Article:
The Epistle reading for this week is Philippians 2: 1-13.  The second chapter in Philippians tells part of Paul’s story within the larger context of the whole letter.  Philippians is one of Paul’s authentic letters to the communities that he founded and nurtured.  These are communities which have struggled with how to live into this new story, this good news, that Paul has been telling them about and nurturing them into.  The community in Phillipi, a city in Macedonia, was founded by Paul in about 50 in the Common Era.  Phillipi was on a major Roman road that ran between Byzantium in the east and to the western coast of Macedonia from which transport to Rome was common.  Most of the community members were gentiles.  There is much in this letter that points to deep mutual affection between Paul and this community.  One characteristic of this letter is joy.  That’s remarkable because Paul was in prison, possibly in Rome on a capital charge, possibly facing execution.  He had recently received a gift from the Philippian church which had been delivered by Epaphroditus, a member of the community, who then had fallen ill and almost died.  Upon his recovery, Paul sent him back to Philippi with what I call a love letter.  It’s a letter with a joyful and gracious tone despite Paul’s suffering and uncertain future and despite the ongoing persecution of community members in Phillipi. 

Here is the today's scripture from Philippians 2:1-13 from The Message.

1 If you've gotten anything at all out of following Christ, if his love has made any difference in your life, if being in a community of the Spirit means anything to you, if you have a heart, if you care -

2 then do me a favor: Agree with each other, love each other, be deep-spirited friends. 

3 Don't push your way to the front; don't sweet-talk your way to the top.  Put yourself aside, and help others get ahead. 

4 Don't be obsessed with getting your own advantage.  Forget yourselves long enough to lend a helping hand. 

5 Think of yourselves the way Christ Jesus thought of himself.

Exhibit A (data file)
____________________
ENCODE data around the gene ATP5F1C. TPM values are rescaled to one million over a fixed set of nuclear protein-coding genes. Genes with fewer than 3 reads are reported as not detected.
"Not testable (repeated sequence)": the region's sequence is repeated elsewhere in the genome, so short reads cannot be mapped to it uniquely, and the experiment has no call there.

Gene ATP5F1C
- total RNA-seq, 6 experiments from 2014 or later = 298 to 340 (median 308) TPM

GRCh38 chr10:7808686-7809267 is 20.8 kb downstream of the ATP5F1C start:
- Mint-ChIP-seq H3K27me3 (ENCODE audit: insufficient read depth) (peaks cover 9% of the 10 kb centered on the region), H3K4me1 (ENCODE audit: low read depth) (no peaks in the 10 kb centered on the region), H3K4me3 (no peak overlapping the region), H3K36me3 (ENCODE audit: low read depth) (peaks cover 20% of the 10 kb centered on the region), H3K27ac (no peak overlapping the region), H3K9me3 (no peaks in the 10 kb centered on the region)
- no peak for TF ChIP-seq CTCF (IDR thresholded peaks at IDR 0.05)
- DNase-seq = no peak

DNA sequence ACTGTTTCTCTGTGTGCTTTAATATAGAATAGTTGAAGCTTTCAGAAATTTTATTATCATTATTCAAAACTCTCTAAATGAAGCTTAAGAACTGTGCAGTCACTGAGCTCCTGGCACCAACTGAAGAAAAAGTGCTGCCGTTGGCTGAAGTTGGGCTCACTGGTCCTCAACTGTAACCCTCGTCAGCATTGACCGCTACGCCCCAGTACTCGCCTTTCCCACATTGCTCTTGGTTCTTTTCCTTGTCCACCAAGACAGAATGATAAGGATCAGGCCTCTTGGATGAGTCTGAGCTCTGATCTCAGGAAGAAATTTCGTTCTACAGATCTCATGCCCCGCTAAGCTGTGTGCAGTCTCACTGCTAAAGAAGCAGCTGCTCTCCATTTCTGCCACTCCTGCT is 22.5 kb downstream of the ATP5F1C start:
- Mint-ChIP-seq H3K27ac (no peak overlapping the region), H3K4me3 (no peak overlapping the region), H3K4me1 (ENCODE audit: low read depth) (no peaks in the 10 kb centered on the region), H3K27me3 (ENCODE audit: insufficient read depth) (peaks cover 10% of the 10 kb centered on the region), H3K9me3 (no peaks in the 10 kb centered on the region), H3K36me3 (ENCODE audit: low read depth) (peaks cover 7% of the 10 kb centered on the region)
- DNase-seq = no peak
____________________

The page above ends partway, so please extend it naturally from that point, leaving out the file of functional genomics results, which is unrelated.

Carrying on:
6 He had equal status with God but didn't think so much of himself that he had to cling to the advantages of that status no matter what. 

7 Not at all.  When the time came, he set aside the privileges of deity and took on the status of a slave, became human!   

8 Having become human, he stayed human.  It was an incredibly humbling process.  He didn't claim special privileges.  Instead, he lived a selfless, obedient life and then died a selfless, obedient death - and the worst kind of death at that: a crucifixion. 

9 Because of that obedience, God lifted him high and honored him far beyond anyone or anything, ever,

10 so that all created beings in heaven and on earth - even those long ago dead and buried - will bow in worship before this Jesus Christ,

11 and call out in praise that he is the Master of all, to the glorious honor of God the Father. 

12 What I'm getting at, friends, is that you should simply keep on doing what you've done from the beginning.  When I was living among you, you lived in responsive obedience.  Now that I'm separated from you, keep it up.  Better yet, redouble your efforts.  Be energetic in your life of salvation, reverent and sensitive before God. 

13 That energy is God's energy, an energy deep within you, God himself willing and working at what will give him the most pleasure. 

There is not time to unpack this scripture or do it justice at a deep level so here are some thoughts to keep in mind.

Paul wrote in part to spell out the way in which those who are in Christ should live.  Verse 5, “Let the same mind be in you that was in Christ Jesus .  .  .” refers to "both the attitude shown by Christ Jesus and to the attitude that is therefore appropriate to those who are “in [Christ Jesus].”